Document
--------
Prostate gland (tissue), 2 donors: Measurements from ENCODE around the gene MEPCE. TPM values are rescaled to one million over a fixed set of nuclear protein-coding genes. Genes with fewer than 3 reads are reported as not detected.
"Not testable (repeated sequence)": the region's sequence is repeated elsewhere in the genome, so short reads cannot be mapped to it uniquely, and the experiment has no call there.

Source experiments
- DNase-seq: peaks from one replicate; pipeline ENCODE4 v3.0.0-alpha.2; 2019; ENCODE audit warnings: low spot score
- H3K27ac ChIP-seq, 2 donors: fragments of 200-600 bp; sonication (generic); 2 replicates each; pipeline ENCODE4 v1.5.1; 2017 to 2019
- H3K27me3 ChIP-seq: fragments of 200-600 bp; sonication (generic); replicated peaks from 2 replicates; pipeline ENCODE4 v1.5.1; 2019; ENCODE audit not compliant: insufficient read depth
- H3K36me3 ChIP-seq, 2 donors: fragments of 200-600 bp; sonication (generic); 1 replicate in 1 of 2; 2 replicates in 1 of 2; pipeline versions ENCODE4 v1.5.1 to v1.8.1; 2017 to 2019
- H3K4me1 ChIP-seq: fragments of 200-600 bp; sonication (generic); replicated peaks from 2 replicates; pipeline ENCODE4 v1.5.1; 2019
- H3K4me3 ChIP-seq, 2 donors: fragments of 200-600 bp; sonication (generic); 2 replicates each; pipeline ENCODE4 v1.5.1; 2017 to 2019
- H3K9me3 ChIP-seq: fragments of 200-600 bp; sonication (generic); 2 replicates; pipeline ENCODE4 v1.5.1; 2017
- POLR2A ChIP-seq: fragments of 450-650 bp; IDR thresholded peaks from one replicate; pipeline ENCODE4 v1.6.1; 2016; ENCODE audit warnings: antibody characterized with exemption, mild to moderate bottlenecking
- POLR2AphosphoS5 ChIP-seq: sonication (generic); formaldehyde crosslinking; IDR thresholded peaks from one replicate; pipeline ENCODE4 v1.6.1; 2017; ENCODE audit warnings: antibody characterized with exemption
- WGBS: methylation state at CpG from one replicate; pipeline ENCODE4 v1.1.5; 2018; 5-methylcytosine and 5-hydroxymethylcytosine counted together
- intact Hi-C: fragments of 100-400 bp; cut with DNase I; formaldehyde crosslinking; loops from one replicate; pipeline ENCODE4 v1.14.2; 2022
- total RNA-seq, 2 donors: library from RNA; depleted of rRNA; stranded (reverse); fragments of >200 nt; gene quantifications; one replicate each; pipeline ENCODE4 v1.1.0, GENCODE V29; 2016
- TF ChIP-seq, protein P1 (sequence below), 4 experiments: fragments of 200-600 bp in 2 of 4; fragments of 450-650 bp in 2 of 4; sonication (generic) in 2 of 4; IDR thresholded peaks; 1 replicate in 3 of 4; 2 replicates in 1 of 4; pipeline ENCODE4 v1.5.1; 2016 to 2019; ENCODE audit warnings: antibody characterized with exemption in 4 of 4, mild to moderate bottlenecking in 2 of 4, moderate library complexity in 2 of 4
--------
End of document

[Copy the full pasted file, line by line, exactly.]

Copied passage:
Prostate gland (tissue), 2 donors: Measurements from ENCODE around the gene MEPCE. TPM values are rescaled to one million over a fixed set of nuclear protein-coding genes. Genes with fewer than 3 reads are reported as not detected.
"Not testable (repeated sequence)": the region's sequence is repeated elsewhere in the genome, so short reads cannot be mapped to it uniquely, and the experiment has no call there.

Source experiments
- DNase-seq: peaks from one replicate; pipeline ENCODE4 v3.0.0-alpha.2; 2019; ENCODE audit warnings: low spot score
- H3K27ac ChIP-seq, 2 donors: fragments of 200-600 bp; sonication (generic); 2 replicates each; pipeline ENCODE4 v1.5.1; 2017 to 2019
- H3K27me3 ChIP-seq: fragments of 200-600 bp; sonication (generic); replicated peaks from 2 replicates; pipeline ENCODE4 v1.5.1; 2019; ENCODE audit not compliant: insufficient read depth
- H3K36me3 ChIP-seq, 2 donors: fragments of 200-600 bp; sonication (generic); 1 replicate in 1 of 2; 2 replicates in 1 of 2; pipeline versions ENCODE4 v1.5.1 to v1.8.1; 2017 to 2019
- H3K4me1 ChIP-seq: fragments of 200-600 bp; sonication (generic); replicated peaks from 2 replicates; pipeline ENCODE4 v1.5.1; 2019
- H3K4me3 ChIP-seq, 2 donors: fragments of 200-600 bp; sonication (generic); 2 replicates each; pipeline ENCODE4 v1.5.1; 2017 to 2019
- H3K9me3 ChIP-seq: fragments of 200-600 bp; sonication (generic); 2 replicates; pipeline ENCODE4 v1.5.1; 2017
- POLR2A ChIP-seq: fragments of 450-650 bp; IDR thresholded peaks from one replicate; pipeline ENCODE4 v1.6.1; 2016; ENCODE audit warnings: antibody characterized with exemption, mild to moderate bottlenecking
- POLR2AphosphoS5 ChIP-seq: sonication (generic); formaldehyde crosslinking; IDR thresholded peaks from one replicate; pipeline ENCODE4 v1.6.1; 2017; ENCODE audit warnings: antibody characterized with exemption
- WGBS: methylation state at CpG from one replicate; pipeline ENCODE4 v1.1.5; 2018; 5-methylcytosine and 5-hydroxymethylcytosine counted together
- intact Hi-C: fragments of 100-400 bp; cut with DNase I; formaldehyde crosslinking; loops from one replicate; pipeline ENCODE4 v1.14.2; 2022
- total RNA-seq, 2 donors: library from RNA; depleted of rRNA; stranded (reverse); fragments of >200 nt; gene quantifications; one replicate each; pipeline ENCODE4 v1.1.0, GENCODE V29; 2016
- TF ChIP-seq, protein P1 (sequence below), 4 experiments: fragments of 200-600 bp in 2 of 4; fragments of 450-650 bp in 2 of 4; sonication (generic) in 2 of 4; IDR thresholded peaks; 1 replicate in 3 of 4; 2 replicates in 1 of 4; pipeline ENCODE4 v1.5.1; 2016 to 2019; ENCODE audit warnings: antibody characterized with exemption in 4 of 4, mild to moderate bottlenecking in 2 of 4, moderate library complexity in 2 of 4